Biogeochemical cycles and processes
Many of the biogeochemical processes that are critical to the functioning of ecosystems and their services to society are mediated by microorganisms. This includes carbon (C) sequestration, greenhouse gas production and mobilization of nutrients (N, P and S). The cluster provides a platform for cross-disciplinary interactions between ecologists analyzing the diversity of microbial communities, geoscientists who measure the release of greenhouse gases, C sequestration, and nutrient cycling, and theoreticians who develop and evaluate models of climate impacts change on ecosystem processes. An overall aim is to assess how the combined effects of land use/management and climate change affect the biogeochemical processes performed by microorganisms.
These are the major research areas within Climate, land use and biogeochemical cycles:
Molecular Interactions Controlling soil Carbon Sequestration (MICCS)
This research is a multidisciplinary effort to gain a mechanistic understanding of the interactions between soil organic matter (SOM), the activity of symbiotic and saprophytic microorganisms and the physicochemical environment that control the stability of SOM. On a global scale this pool stores more carbon than is present in the terrestrial biomass and the atmosphere combined. Whether soils will capture, store or release carbon will be critical for regulating the atmospheric carbon dioxide level and thus the Earth´s climate.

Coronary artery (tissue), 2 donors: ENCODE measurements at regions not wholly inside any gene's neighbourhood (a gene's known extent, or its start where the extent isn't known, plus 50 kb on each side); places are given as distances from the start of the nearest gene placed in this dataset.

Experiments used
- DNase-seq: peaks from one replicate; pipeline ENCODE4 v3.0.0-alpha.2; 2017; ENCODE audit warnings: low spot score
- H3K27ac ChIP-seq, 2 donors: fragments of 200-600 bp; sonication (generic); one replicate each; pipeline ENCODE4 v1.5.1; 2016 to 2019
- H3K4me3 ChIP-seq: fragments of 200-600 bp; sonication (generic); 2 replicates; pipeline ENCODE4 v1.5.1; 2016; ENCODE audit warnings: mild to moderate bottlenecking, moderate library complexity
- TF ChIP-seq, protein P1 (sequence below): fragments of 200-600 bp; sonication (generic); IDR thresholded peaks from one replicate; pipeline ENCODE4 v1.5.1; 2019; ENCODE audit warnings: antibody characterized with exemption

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Linking microbial activity and biogeochemical processes
Soil microorganism provide important ecosystem functioning by mediating biogeochemical cycles. This research aims to improve our understanding on the linkage between microbial communities and biogeochemical cycles.
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The effects of increasing temperature and drought/rewetting on the structure and activities of fungal and bacterial communities
Ecosystems are exposed to more frequent and extreme drought and rainfall events due to current and predicted climatic warming. As soil moisture regulates soil microbes and microbes are important for many ecosystem functions, it is important to understand how soil microbes and microbial driven processes respond to drought and rainfall events.
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Transport and transformation of dissolved organic matter and nutrient from terrestrial to freshwater and brackish water including the Baltic Sea (MULTISTRESSORS)
Aquatic ecosystems undergo some of the biggest and fastest changes of the last thousands of years. Many changes are connected to human-induced loadings of organic matter, inorganic nutrients and trace elements to inland and coastal waters. The natural stream-lake network has been significantly altered by dam constructions, ditching and water diversion for irrigation purposes. This research combines the fields of biogeochemistry, microbiology, analytical chemistry and genetic structure/diversity of bacterial communities.
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Landscape scale investigations of greenhouse gas exchange (LAGGE)
The main objective is to quantify greenhouse gas (GHG) balances at the landscape scale in forested regions that include land-atmosphere, land-water, and water-atmosphere exchange of CO2, CH4 and N2O. This project links related processes on land and in aquatic environments to address GHG exchange and carbon (C) biogeochemistry from a catchment perspective.
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Development of novel high-throughput methods for assessing the functional diversity of microorganisms involved in the terrestrial carbon cycle
Interactions between nutrient and carbon cycling in forest ecosystems